Dina Hunter (Eden) has two things that most giallo heroines do: lots of money and plenty of potential mental problems. So when she survives a fender bender and decides to go to Mexico with her husband (Vaughn), who is surprised that the artist she hired to paint her portrait (Whitman) just might be a jewel thief and murderer?
This was written by written by Brian Clemens (Captain Kronos, And Soon the Darkness) and Tony Williamson (Adam Adamant Lives!, The Avengers), with this being Clemens first U.S. work and Williamson’s only script made over here. It’s directed by Bernard L. Kowalski, who stepped in for John Peyser (The Centerfold Girls). I assume that everyone enjoyed shooting this on location in Acapulco.
Thanks for joining us as we wrap up our second day of our three-day tribute to all things Bernard L. Kowalski!
He had to go through Roger Corman with Hot Car Girl, Attack of the Giant Leeches, and Night of the Blood Beast, then do TV series for the rest of the ’60s to get his shot at the major studio brass ring with Krakatoa: East of Java and Stiletto. But both of those films — as well as the David Janssen-starring western Macho Callahan — flopped at the box office, so it was back to TV for Bernard L. Kowalski. However, instead of the TV series of the ’60s, he now was in the TV movie business, in which he gave us Terror in the Sky, Black Noon, and Women in Chains. For his fourth TV movie, Kowalksi directed this script by TV series and TV movie scribeHoward Rodman (best known for the series Route 66 and the later Harry O, also the TV sci-fi flicks Exo-Man and the first Six Million Dollar Man TV movie). Was this a TV movie pilot film? Yep, you bet.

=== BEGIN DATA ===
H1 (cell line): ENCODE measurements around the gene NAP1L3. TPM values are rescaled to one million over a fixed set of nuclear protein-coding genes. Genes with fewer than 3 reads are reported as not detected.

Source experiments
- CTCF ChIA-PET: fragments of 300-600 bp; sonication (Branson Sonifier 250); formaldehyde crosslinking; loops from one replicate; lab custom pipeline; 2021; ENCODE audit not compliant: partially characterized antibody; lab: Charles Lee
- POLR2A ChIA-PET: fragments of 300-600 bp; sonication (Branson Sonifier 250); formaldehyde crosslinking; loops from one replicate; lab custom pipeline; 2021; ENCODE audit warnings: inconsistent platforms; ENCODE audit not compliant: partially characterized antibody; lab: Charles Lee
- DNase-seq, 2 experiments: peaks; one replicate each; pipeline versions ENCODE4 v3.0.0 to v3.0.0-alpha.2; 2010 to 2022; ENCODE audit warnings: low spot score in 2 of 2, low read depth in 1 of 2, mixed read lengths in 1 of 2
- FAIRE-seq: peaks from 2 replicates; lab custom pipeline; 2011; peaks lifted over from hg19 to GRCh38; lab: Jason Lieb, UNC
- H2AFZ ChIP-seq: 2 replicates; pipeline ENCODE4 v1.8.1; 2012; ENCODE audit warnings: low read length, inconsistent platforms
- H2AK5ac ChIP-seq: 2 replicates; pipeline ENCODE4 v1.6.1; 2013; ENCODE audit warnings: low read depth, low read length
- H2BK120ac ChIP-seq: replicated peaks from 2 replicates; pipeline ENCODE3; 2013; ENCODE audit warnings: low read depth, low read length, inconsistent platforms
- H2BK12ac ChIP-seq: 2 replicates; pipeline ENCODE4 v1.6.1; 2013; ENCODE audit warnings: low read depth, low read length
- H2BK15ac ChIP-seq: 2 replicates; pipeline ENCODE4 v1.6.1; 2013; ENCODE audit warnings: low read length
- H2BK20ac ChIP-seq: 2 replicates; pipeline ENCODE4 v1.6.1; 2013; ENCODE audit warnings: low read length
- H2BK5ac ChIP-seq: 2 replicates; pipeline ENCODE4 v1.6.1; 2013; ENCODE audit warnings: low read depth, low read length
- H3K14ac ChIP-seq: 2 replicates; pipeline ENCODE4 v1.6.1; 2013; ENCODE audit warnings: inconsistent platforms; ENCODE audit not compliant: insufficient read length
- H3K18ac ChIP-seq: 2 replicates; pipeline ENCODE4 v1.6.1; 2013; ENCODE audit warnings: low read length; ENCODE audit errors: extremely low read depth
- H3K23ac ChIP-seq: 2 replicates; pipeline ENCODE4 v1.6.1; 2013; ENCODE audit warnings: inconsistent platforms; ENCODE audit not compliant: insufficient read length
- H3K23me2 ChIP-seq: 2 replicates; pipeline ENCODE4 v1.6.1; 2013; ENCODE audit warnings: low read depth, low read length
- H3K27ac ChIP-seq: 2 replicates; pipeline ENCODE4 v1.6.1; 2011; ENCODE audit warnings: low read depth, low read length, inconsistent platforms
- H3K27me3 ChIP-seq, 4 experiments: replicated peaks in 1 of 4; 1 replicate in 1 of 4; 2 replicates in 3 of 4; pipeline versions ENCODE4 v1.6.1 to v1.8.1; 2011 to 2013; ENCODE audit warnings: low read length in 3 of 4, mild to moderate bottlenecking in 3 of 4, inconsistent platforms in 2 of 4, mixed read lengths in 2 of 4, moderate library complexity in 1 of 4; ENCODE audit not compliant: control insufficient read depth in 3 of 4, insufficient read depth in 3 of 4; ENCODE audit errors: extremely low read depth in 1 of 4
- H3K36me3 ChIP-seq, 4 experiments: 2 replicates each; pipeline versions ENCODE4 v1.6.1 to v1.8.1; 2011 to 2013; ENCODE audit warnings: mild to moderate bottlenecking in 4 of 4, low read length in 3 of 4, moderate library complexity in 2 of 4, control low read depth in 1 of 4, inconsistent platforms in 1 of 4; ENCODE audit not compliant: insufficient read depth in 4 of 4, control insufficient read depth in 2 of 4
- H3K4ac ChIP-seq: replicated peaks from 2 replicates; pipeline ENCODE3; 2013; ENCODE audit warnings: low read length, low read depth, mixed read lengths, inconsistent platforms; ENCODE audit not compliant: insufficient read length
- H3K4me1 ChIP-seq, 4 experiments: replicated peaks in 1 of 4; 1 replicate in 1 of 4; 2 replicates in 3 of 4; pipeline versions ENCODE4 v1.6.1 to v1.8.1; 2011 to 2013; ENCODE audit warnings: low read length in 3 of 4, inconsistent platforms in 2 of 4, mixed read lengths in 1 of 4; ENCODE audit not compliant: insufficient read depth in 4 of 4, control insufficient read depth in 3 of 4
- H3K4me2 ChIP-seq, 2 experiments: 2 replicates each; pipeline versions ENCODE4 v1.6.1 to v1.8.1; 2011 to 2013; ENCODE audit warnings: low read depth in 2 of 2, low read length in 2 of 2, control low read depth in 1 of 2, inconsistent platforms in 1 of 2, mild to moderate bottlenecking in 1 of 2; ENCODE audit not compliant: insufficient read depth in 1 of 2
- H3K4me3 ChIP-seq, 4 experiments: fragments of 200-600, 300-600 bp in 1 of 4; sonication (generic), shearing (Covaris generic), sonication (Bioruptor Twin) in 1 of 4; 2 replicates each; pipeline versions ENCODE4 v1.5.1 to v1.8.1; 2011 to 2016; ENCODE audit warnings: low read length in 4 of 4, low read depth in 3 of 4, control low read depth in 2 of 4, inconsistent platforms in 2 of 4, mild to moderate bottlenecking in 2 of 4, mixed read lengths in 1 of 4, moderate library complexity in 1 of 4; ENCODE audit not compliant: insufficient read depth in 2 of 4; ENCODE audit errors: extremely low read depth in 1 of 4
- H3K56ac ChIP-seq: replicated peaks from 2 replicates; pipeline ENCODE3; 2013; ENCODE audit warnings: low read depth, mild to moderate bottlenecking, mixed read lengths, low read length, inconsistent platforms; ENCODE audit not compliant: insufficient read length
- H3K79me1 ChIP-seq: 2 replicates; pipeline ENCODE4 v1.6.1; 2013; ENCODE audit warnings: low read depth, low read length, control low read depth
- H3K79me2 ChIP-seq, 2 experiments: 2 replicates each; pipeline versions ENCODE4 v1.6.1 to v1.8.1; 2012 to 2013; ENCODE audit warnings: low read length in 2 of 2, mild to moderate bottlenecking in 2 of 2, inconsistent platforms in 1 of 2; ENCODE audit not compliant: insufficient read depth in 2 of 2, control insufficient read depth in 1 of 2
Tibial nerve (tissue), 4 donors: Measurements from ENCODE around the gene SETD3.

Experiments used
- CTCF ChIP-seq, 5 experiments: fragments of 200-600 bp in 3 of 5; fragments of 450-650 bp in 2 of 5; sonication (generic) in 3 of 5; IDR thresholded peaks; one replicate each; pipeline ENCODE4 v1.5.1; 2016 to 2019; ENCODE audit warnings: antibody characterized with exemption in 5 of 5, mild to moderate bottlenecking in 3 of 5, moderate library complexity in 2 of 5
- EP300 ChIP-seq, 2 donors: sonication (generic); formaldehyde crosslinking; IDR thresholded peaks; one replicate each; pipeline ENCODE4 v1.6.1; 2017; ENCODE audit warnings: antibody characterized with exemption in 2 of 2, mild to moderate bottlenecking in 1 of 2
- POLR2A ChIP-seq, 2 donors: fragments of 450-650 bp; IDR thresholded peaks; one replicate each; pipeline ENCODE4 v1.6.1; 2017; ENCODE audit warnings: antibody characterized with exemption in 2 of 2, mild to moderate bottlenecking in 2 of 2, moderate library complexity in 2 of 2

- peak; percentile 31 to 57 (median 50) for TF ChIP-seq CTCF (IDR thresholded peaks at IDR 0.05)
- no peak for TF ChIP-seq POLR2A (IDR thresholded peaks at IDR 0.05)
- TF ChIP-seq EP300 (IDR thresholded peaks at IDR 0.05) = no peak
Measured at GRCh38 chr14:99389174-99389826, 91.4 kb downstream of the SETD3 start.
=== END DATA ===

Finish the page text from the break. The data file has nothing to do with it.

If you spent any time in front of the TV watching reruns of series from the ’60s and ’70s, and even into the ’90s, you’ll notice character actors Robert Hooks and Steven Brooks as our two cops who quit the police department to become private detectives — and come to hunt down a serial killer who has eluded the law for years. And they’re against the clock because notable western character actor Walter Brennan (John Wayne’s Rio Bravo) is out for vigilante justice to avenge the murder of a family member by the killer. And the always welcomed character actor-ness of Neville Brand as a racist, small town sheriff isn’t helping matters.